DTCC Employees Recognized for Fundraising Efforts in American Cancer Societys Making Strides Campaign
Baking, bingo and badgering were some of the strategies two DTCC employees used to each raise more than $10,000 for the “Making Strides Against Breast Cancer” campaign, an effort that earned them awards from the American Cancer Society (ACS).
Charlene Dorsett, Senior Associate, Corporate Events Marketing, based at DTCC’s U.S. office in Tampa, was named an ‘’Employee Champion’’ and Joe King, Director of Corporate Content & Editorial Strategy, also based in Tampa, was named the ‘’Real Men Wear Pink Champion’’, for their work to raise funds and awareness during the campaign last fall.
Charlene said she got involved with the campaign through DTCC’s Employee Resource Group; Women’s Initiative for Networking and Success (WINS) but also because she had a prior connection to the American Cancer Society.
Charlene joined ACS fresh out of college and was part of the group that helped open a Hope Lodge, one of the organization’s 30+ hospitality centers for cancer patients and their families. “I knew how that organization cared for people,” she said.
“It’s a very personal journey when you have individuals in your life that have that awful disease,” Charlene reflected. “It’s not just the person who gets the disease. If you are in their circle, you feel their pain. The entire family and friendship circle gets sick, too.”
Though she’s been involved in Making Strides for several years, last year’s efforts were stepped up a notch despite having to rely on virtual programming because of the Covid-19 pandemic. Charlene worked with the DTCC Corporate Social Responsibility (CSR) group, including DTCC CSR Director Fikir Sanders and CSR Senior Associate Gerardo Reyes, in Tampa, to encourage colleagues to donate with creative events like an online ‘’Making Strides Trivia Bingo’’ night, and a virtual baking demonstration featuring DTCC Managing Director Keisha Bell, Head of Diverse Talent Management and Advancement.
“Partnering with them was amazing,’’ Charlene said. They were a joy to work with. It’s great raising the money, but it’s also just so much fun, seeing how the employees support the cause. They just make it more engaging and more interesting and fun.”
As for her award, Charlene said it’s nice to have but the feeling of volunteering and giving back surpassed the award. ‘’I think I already got the reward by participating, engaging and volunteering my time.’’
The campaign also involved the introduction of the ‘’Real Men Wear Pink’’ campaign to DTCC, with Joe King the driving force behind the company’s efforts. Like Charlene, Joe’s efforts came from a personal perspective, because he’s had family members who have been impacted by breast cancer, including some who did not survive. “It’s something that’s near and dear to me,” he said.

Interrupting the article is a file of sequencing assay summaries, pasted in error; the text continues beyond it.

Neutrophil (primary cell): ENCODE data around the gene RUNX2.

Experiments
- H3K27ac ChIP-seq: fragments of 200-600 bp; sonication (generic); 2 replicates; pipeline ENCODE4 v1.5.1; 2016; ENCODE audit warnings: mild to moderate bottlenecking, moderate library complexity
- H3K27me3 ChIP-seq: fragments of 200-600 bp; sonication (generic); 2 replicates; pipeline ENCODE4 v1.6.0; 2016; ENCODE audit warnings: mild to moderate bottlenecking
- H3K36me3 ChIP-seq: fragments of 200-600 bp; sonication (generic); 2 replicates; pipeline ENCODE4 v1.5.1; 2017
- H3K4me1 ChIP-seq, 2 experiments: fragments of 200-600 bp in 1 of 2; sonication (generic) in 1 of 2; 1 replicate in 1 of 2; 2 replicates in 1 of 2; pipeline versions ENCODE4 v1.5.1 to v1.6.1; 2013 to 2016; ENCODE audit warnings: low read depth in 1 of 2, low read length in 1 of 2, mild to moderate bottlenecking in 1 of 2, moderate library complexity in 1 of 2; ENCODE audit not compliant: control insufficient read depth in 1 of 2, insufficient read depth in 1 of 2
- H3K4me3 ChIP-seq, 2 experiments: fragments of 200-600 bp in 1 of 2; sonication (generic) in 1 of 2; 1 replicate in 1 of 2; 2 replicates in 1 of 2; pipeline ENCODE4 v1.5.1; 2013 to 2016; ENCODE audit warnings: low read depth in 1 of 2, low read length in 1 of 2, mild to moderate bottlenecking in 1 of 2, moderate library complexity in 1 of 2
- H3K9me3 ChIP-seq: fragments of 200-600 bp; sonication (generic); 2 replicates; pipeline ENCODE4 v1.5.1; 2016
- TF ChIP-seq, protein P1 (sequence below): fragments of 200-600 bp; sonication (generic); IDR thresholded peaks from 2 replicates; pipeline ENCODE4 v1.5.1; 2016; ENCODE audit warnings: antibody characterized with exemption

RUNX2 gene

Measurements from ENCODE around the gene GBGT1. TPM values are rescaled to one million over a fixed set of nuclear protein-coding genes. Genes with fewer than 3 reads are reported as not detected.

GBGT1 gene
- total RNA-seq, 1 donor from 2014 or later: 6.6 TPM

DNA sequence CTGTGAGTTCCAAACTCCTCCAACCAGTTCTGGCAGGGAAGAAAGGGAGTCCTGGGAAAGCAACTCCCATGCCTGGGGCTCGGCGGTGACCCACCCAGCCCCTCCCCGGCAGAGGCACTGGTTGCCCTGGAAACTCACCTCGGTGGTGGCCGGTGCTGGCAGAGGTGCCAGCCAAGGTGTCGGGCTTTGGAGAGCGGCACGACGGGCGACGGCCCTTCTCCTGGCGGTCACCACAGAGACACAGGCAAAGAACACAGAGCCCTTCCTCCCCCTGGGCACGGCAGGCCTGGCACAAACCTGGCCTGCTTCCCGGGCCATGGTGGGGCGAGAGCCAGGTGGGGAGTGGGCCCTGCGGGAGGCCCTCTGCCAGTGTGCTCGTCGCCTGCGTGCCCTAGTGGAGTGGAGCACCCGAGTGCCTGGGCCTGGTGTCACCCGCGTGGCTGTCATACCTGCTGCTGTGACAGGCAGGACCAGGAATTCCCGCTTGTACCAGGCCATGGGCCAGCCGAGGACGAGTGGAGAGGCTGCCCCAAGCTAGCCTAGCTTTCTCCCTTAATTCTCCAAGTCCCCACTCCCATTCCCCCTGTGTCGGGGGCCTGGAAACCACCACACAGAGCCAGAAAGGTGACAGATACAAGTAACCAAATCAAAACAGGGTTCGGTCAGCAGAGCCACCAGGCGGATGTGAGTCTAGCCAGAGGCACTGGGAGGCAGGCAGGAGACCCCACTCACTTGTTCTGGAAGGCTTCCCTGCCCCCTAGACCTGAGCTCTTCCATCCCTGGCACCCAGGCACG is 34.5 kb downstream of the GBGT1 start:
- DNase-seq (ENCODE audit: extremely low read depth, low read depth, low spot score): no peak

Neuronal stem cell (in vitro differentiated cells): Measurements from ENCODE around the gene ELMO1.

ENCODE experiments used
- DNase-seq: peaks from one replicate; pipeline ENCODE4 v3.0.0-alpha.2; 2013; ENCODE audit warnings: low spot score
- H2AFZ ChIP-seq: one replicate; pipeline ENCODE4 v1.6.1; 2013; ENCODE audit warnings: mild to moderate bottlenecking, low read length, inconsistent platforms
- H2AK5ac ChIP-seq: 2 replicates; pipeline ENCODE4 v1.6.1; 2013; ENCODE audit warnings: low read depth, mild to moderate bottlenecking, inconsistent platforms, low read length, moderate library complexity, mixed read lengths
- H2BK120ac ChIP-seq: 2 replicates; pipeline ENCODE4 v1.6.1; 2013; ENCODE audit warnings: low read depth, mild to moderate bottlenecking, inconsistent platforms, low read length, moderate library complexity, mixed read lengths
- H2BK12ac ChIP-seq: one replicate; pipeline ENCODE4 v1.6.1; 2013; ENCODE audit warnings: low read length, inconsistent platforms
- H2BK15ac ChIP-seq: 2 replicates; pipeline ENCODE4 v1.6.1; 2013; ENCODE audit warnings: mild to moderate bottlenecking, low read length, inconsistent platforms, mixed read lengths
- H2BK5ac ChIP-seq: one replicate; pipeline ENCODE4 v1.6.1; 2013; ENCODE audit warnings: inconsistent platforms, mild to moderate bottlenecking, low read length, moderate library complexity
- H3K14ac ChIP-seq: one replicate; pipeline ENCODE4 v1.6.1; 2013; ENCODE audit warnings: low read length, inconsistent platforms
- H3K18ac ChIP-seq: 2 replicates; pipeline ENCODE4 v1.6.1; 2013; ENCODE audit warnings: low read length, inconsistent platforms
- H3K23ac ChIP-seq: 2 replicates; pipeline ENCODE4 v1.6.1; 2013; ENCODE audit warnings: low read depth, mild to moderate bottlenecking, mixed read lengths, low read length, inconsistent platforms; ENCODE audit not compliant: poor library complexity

The challenge of raising money to fight breast cancer got Joe thinking about what he could do beyond just writing a check. He was happy to be nominated to represent DTCC for the Real Men Wear Pink campaign and excited by the challenge.
He praised the ACS for providing the tools to get the job done, including advice for how to raise funds through email and social media. “The ACS is there every step of the way with you,” he said. His “natural nudginess” took over once the campaign started, and he posted on Facebook, LinkedIn and elsewhere and cajoled colleagues from the top of the company all the way down. “I wanted it to be successful. I wanted DTCC to be up there on the top of that leaderboard,” he said. “So, I politely nudged people to donate.”
One important point for Joe was that there was no donation too small. “That $1, $5 or $10 donation - every single donation, every single dollar is important,” he said. He relied in particular on materials that showed how even small dollar donations would be used.” A $10 donation, for example, could provide a cancer patient transportation for treatment.
“I was able to take the ACS materials and create communications that got to people’s hearts and made them see the real impact of their donation,” Joe said. “The last thing that someone fighting this disease needs to think about is, ‘Can I get a ride to treatment?’ How can you not give $10?”
Joe said he raised some money from family and friends but most of the dollars he took in came from DTCC colleagues. “It was definitely company-driven,” he said, crediting the DTCC family with the success of the campaign. “I just happened to be the face of this.” He hopes that he can mentor the next staffer to take up the pink banner.
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